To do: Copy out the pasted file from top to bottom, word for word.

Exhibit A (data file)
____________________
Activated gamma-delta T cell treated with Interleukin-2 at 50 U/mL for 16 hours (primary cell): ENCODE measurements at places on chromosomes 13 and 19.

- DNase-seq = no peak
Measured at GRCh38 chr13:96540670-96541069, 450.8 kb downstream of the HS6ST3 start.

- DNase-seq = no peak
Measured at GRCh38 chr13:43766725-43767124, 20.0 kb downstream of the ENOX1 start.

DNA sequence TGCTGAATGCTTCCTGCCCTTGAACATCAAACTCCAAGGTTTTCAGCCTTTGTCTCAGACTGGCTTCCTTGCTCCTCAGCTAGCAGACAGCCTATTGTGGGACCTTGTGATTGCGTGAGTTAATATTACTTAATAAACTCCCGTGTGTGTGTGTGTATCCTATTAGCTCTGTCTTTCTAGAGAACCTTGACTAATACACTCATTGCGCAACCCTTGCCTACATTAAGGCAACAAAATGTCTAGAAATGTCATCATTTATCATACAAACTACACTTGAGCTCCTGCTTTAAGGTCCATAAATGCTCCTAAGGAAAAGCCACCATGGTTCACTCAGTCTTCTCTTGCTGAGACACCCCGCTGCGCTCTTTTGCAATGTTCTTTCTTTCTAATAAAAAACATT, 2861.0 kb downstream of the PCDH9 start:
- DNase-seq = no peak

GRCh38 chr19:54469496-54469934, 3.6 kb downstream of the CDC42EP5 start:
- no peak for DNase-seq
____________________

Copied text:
Activated gamma-delta T cell treated with Interleukin-2 at 50 U/mL for 16 hours (primary cell): ENCODE measurements at places on chromosomes 13 and 19.

- DNase-seq = no peak
Measured at GRCh38 chr13:96540670-96541069, 450.8 kb downstream of the HS6ST3 start.

- DNase-seq = no peak
Measured at GRCh38 chr13:43766725-43767124, 20.0 kb downstream of the ENOX1 start.

DNA sequence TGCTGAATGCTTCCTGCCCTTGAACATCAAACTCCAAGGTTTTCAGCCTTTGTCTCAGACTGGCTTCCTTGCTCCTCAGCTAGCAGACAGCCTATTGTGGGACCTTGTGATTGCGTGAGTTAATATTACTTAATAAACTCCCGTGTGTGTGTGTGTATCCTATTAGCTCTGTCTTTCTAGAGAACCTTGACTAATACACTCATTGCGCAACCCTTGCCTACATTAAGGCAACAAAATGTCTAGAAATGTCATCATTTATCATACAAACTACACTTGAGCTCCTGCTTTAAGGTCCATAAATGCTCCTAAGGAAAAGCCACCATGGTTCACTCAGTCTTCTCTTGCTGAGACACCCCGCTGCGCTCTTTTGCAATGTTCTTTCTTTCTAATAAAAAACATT, 2861.0 kb downstream of the PCDH9 start:
- DNase-seq = no peak

GRCh38 chr19:54469496-54469934, 3.6 kb downstream of the CDC42EP5 start:
- no peak for DNase-seq